Airbnb and Summer Search have teamed up to create a pilot program that gives low-income families free accommodations for college graduation trips and college visits. Getty Images

Summer Search, a nonprofit national college success organization, and Airbnb, a community driven hospitality organization, have collaborated to provide free accommodations this summer to low-income families traveling for college visits and college graduation trips. The pilot program will provide Summer Search students in the San Francisco Bay Area and New York City regions with travel coupons that allow them to book free Airbnb accommodations, according to a press release.

As part of its Open Homes philanthropic program, Airbnb partners with hosts in the community and other nonprofit organizations to provide temporary housing for people in times of need or for celebration reasons.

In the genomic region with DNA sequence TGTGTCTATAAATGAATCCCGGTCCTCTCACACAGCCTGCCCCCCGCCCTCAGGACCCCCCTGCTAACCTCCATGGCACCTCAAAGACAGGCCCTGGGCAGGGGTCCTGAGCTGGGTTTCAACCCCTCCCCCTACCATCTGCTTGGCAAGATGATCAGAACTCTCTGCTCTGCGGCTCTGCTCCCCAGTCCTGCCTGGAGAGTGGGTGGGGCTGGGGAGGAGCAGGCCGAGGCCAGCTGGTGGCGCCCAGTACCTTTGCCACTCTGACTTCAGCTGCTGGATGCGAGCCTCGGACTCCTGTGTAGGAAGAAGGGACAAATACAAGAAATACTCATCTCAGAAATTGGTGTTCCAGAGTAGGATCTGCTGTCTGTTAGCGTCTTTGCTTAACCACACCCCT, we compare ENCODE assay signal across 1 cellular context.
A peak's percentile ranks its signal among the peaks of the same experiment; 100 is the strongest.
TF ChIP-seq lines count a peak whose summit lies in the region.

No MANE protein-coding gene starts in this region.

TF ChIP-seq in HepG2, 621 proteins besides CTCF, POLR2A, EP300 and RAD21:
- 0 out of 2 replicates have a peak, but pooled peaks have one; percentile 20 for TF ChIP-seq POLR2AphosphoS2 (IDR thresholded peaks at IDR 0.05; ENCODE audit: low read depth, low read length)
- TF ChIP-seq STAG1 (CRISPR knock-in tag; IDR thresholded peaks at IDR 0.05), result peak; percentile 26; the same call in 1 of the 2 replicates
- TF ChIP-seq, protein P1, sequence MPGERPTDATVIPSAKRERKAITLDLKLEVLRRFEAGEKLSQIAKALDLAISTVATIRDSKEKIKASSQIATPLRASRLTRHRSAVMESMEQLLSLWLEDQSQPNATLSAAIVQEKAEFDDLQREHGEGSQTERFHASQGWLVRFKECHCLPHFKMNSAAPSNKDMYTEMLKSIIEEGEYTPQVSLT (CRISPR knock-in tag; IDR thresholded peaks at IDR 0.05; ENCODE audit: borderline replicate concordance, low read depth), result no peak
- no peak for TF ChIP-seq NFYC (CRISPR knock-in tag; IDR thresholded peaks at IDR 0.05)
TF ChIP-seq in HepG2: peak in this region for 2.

“Having a place to stay while getting to know a potential new college community or to celebrate as a family during a special time like college graduation is often a luxury our students cannot afford,” said Amy Saxton, Summer Search CEO, in a press release. “When Airbnb invited us to participate in Open Homes, we were thrilled for the opportunity to provide our students with this additional support. We are grateful for our partners at Airbnb and the Airbnb host community for opening their doors and welcoming our students and their families, and giving them a place to call home. That is the very definition of hospitality.”

Summer Search is a seven- to nine-year program that helps low-income students develop social and emotional skills that will help them be successful in college. It begins when a Summer Search partner school nominates a sophomore in high school. After their sophomore year, the student will receive scholarships to attend summer wilderness expeditions or academic enrichment programs. Counselors also work closely with the student in the college application and financial aid process and continue to work with the student throughout their college years. Ninety percent of Summer Search students are the first in their families to attend college and earn a bachelor’s degree.